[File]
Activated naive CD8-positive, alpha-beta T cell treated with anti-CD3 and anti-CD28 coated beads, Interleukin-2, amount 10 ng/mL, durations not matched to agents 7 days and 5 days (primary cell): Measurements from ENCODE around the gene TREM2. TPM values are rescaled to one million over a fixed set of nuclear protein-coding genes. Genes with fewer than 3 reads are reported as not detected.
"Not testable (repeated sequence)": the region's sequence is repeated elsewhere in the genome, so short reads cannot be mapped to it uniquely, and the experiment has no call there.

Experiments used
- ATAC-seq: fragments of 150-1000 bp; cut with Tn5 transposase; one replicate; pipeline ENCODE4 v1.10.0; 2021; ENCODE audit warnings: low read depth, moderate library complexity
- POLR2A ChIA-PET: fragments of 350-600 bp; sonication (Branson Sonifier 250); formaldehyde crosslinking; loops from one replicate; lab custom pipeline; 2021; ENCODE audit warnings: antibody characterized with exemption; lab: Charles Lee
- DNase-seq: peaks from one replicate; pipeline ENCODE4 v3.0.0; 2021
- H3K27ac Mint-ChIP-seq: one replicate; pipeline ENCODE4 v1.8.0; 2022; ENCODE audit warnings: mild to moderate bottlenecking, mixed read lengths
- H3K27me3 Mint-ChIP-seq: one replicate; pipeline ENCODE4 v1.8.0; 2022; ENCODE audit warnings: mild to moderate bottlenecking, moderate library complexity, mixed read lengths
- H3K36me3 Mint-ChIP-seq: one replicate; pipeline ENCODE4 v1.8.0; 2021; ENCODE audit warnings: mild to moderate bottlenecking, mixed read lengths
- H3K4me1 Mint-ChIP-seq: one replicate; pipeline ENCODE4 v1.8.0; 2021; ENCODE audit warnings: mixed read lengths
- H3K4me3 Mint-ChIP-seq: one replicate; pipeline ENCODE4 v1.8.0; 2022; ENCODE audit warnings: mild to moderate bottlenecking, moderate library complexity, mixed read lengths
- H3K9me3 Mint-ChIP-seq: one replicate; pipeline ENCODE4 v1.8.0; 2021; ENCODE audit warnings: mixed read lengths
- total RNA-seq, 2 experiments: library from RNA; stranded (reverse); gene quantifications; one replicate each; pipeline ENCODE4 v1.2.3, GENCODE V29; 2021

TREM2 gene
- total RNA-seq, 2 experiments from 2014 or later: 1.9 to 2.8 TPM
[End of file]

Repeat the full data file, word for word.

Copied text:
Activated naive CD8-positive, alpha-beta T cell treated with anti-CD3 and anti-CD28 coated beads, Interleukin-2, amount 10 ng/mL, durations not matched to agents 7 days and 5 days (primary cell): Measurements from ENCODE around the gene TREM2. TPM values are rescaled to one million over a fixed set of nuclear protein-coding genes. Genes with fewer than 3 reads are reported as not detected.
"Not testable (repeated sequence)": the region's sequence is repeated elsewhere in the genome, so short reads cannot be mapped to it uniquely, and the experiment has no call there.

Experiments used
- ATAC-seq: fragments of 150-1000 bp; cut with Tn5 transposase; one replicate; pipeline ENCODE4 v1.10.0; 2021; ENCODE audit warnings: low read depth, moderate library complexity
- POLR2A ChIA-PET: fragments of 350-600 bp; sonication (Branson Sonifier 250); formaldehyde crosslinking; loops from one replicate; lab custom pipeline; 2021; ENCODE audit warnings: antibody characterized with exemption; lab: Charles Lee
- DNase-seq: peaks from one replicate; pipeline ENCODE4 v3.0.0; 2021
- H3K27ac Mint-ChIP-seq: one replicate; pipeline ENCODE4 v1.8.0; 2022; ENCODE audit warnings: mild to moderate bottlenecking, mixed read lengths
- H3K27me3 Mint-ChIP-seq: one replicate; pipeline ENCODE4 v1.8.0; 2022; ENCODE audit warnings: mild to moderate bottlenecking, moderate library complexity, mixed read lengths
- H3K36me3 Mint-ChIP-seq: one replicate; pipeline ENCODE4 v1.8.0; 2021; ENCODE audit warnings: mild to moderate bottlenecking, mixed read lengths
- H3K4me1 Mint-ChIP-seq: one replicate; pipeline ENCODE4 v1.8.0; 2021; ENCODE audit warnings: mixed read lengths
- H3K4me3 Mint-ChIP-seq: one replicate; pipeline ENCODE4 v1.8.0; 2022; ENCODE audit warnings: mild to moderate bottlenecking, moderate library complexity, mixed read lengths
- H3K9me3 Mint-ChIP-seq: one replicate; pipeline ENCODE4 v1.8.0; 2021; ENCODE audit warnings: mixed read lengths
- total RNA-seq, 2 experiments: library from RNA; stranded (reverse); gene quantifications; one replicate each; pipeline ENCODE4 v1.2.3, GENCODE V29; 2021

TREM2 gene
- total RNA-seq, 2 experiments from 2014 or later: 1.9 to 2.8 TPM